Two species in tropical Africa, of which one Glyphaea grewioides occurs in southern Africa (Mozambique). See Flora of Mozambique.

Gossypioides

Two species, native to tropical Africa and Madagascar; Gossypioides kirkii is native to southern Africa.

Gossypium (cotton genus)

About 39 species worldwide, native to tropics and warm temperate regions. Three species are native to southern Africa, another species is naturalised and an additional three species have been cultivated in the region. Gossypium hirsutum from Mexico has become the predominant species in commercial cotton production worldwide.

Grewia

Formerly in Tiliaceae. More than 400 species worldwide, native to Africa, Asia and Australia. There are 35 species native to southern Africa.

Grewia flava

Hermannia

Formerly in Sterculiaceae. About 180 species, found mainly in Africa but also in America and Australia. The greatest diversity is in southern Africa with 148 species. 

Hibiscus

About 300 species worldwide, occurring mainly in the tropics and subtropics. Sixty-one species are native to southern Africa, four species are naturalised, and an additional nine species are cultivated in the region.

Hibiscus trionum

Hildegardia

One species native to southern Africa - Hildegardia migeodii (recorded from Mozambique).

Kosteletzkya

About 50 species worldwide, mainly in tropical America. Kosteletzkya adoensis (recorded from Zimbabwe) and Kosteletzkya buettneri (see Flora of Zimbabwe) are the only species native to southern Africa.

Melhania

Formerly in Sterculiaceae. About 60 species worldwide, occurring from Africa to India. There are 13 species native to southern Africa. 

Melochia

Formerly in Sterculiaceae. There are 54 species, native to the Old World tropics. Melochia corchorifolia (see Flora of Zimbabwe) and Melochia melissifolia (recorded from Mozambique), are the only species native to southern Africa. .

Pavonia

About 150 species, widespread in tropics and subtropics, especially the Americas. Fifteen species are native to southern Africa and a further species is cultivated in the region.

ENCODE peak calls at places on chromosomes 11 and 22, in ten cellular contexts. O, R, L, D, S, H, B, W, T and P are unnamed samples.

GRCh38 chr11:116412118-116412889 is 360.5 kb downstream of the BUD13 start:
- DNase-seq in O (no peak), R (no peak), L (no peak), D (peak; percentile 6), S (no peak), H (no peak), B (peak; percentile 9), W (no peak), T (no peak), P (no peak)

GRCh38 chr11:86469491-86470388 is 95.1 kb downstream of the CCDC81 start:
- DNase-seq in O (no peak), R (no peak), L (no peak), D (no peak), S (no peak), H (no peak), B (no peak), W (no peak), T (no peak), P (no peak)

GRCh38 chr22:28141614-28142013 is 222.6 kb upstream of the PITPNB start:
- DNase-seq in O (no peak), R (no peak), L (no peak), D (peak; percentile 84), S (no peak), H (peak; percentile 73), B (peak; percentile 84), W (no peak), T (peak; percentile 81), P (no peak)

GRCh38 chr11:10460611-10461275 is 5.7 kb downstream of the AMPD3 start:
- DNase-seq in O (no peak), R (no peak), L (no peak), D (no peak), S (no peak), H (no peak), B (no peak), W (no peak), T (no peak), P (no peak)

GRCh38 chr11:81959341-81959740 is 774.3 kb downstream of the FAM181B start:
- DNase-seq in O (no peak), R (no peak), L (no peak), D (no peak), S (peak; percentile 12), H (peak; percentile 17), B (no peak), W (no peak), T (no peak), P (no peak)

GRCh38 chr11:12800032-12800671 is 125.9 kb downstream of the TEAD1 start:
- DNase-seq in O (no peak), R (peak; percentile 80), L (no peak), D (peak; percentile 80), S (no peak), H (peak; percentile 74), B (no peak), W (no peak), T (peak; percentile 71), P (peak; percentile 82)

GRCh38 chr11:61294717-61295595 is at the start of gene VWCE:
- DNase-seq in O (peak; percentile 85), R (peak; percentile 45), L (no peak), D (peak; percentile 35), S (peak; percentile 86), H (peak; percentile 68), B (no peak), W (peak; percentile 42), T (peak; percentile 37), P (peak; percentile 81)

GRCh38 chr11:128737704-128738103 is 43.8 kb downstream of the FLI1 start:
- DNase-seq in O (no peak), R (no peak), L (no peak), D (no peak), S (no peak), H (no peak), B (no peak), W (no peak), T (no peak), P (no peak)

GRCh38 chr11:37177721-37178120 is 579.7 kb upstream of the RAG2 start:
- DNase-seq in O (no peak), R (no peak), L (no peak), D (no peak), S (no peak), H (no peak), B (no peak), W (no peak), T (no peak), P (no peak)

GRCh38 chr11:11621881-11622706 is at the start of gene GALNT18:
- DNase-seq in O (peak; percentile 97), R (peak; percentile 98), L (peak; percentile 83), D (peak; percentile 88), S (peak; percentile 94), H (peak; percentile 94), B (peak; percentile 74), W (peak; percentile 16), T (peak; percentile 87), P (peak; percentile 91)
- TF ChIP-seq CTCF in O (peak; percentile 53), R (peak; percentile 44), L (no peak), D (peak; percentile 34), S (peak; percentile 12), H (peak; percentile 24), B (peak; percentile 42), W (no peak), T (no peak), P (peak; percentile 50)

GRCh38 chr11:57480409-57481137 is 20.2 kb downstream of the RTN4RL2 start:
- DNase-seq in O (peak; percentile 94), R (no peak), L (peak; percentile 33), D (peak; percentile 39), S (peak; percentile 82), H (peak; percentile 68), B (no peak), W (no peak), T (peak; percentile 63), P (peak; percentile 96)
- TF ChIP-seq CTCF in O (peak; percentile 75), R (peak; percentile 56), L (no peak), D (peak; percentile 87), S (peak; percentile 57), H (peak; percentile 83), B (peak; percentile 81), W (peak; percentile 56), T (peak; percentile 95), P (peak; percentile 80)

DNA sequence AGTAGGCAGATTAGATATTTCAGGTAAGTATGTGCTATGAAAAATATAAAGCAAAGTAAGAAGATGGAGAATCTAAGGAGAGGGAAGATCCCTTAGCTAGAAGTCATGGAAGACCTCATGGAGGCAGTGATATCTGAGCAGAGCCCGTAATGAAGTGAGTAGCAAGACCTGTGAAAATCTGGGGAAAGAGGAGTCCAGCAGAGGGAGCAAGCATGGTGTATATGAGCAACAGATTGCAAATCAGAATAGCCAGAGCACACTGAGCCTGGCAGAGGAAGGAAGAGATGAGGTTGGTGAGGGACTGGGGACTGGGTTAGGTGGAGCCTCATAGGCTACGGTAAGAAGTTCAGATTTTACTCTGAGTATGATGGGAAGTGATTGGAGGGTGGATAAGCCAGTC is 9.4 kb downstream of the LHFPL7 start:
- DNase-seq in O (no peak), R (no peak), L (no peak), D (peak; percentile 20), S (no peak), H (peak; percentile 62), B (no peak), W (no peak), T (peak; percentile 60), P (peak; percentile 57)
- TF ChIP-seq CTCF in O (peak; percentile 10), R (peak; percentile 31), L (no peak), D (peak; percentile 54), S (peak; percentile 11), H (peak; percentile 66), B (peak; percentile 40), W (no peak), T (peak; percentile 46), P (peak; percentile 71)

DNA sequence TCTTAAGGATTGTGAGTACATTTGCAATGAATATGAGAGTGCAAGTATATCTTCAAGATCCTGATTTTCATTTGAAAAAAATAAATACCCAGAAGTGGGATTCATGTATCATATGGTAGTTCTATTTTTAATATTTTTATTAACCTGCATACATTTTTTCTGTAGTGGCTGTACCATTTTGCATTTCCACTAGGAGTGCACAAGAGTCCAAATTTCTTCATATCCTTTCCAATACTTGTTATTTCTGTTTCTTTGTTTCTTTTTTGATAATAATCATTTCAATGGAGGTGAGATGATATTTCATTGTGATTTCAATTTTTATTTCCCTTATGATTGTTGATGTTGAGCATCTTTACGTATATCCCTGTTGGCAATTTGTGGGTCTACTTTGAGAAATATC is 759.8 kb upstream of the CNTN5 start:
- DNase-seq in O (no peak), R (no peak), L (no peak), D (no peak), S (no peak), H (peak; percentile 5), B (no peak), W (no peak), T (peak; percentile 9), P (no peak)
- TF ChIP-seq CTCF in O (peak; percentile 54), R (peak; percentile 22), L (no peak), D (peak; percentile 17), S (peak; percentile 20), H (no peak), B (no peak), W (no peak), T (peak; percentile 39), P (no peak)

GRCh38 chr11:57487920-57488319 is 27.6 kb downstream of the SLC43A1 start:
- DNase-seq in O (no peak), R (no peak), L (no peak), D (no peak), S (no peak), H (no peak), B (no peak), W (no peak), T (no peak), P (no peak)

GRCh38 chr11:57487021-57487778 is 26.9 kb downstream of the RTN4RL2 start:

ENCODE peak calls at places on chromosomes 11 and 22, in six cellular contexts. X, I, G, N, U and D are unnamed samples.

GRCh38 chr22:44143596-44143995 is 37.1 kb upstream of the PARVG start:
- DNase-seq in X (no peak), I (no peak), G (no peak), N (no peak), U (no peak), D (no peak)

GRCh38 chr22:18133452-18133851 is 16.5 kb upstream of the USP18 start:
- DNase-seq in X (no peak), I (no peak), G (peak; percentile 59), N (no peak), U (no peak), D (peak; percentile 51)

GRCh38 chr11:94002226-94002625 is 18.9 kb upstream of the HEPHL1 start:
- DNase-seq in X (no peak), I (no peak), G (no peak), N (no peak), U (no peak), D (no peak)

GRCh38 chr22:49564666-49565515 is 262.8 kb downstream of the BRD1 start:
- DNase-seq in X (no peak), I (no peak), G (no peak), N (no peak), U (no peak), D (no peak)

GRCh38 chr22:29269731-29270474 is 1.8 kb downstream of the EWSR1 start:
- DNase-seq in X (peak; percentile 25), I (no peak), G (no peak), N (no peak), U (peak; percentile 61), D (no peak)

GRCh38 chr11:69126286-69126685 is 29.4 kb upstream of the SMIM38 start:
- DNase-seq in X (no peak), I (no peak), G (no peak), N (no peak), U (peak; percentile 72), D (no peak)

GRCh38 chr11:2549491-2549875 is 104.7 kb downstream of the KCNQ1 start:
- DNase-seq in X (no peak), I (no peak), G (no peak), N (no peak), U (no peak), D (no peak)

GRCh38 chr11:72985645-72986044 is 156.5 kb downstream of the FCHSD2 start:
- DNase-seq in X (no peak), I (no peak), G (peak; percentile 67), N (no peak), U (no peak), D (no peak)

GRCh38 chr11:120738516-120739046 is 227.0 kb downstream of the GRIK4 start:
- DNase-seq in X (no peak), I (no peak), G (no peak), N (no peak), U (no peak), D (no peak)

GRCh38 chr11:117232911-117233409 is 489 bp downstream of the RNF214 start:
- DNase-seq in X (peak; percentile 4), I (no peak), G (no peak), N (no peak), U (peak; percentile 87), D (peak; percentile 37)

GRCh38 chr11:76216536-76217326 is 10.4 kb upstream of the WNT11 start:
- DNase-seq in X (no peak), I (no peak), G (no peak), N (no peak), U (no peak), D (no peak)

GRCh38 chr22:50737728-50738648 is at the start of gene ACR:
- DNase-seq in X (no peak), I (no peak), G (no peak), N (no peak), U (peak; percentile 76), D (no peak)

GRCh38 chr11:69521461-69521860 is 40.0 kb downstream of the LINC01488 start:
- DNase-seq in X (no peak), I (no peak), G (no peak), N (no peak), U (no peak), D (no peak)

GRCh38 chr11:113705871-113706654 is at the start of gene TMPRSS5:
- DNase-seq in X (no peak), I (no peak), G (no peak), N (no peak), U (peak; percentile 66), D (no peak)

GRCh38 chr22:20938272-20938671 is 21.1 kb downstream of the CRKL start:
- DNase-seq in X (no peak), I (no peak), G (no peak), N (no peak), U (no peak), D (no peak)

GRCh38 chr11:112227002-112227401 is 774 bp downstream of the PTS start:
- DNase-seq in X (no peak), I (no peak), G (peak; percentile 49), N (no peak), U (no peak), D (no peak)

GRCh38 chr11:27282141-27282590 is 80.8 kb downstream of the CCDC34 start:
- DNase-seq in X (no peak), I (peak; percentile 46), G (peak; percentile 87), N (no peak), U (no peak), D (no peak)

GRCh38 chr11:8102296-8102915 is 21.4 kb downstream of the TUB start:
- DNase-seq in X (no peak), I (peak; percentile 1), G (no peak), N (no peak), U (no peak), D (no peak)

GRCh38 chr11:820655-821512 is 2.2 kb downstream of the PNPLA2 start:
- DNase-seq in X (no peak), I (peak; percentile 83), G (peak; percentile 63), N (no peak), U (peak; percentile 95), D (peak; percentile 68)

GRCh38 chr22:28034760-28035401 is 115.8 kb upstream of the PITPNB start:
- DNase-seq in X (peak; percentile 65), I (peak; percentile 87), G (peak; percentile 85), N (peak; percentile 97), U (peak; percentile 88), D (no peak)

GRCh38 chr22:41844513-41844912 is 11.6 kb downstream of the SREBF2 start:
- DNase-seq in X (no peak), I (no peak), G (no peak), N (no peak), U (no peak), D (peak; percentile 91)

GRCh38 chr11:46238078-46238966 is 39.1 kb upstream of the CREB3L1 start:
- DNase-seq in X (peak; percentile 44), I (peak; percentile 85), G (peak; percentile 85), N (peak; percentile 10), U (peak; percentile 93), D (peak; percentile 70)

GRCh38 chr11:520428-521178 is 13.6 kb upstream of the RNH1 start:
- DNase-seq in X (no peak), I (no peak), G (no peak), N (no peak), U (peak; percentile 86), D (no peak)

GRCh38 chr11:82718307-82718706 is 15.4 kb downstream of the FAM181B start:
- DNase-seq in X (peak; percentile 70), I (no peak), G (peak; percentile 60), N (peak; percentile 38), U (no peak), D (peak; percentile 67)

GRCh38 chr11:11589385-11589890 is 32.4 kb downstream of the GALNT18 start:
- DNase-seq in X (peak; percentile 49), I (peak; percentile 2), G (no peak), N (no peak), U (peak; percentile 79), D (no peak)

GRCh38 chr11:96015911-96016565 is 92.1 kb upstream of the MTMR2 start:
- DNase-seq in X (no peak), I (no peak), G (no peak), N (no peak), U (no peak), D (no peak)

Radyera

Two species: Radyera urens is native to southern Africa and the other species is native to Australia. 

Sida

About 150 species, distributed in the tropics and subtropics, especially in the Americas. There are 13 species native to southern Africa.

Sparrmannia

Formerly in Tiliaceae. About seven species worldwide, native to Africa and Madagascar. Two species are native to southern Africa.

Sparrmannia africana

Sterculia

Formerly in Sterculiaceae. About 300 species worldwide, found mainly in tropics. Five species are native to southern Africa and a further species is cultivated in the region.

Thespesia

About 17 species, found mainly in the tropics. Thespesia acutiloba (Wild tulip tree) (see Flora of Zimbabwe) is the only species native to southern Africa where it is found along the coast of northern KwaZulu-Natal. In addition, Thespesia lampas (native from India to Vietnam) and Thespesia populnea (Portia tree) (pantropical) are cultivated in the region.

Triplochiton

One species native to southern Africa: Triplochiton zambesiacus (recorded from Zimbabwe). See Flora of Zimbabwe.

Triumfetta

Formerly in Tiliaceae. About 100 species worldwide, native to the tropics and subtropics especially diverse in Africa. Sixteen species are native to southern Africa.

Waltheria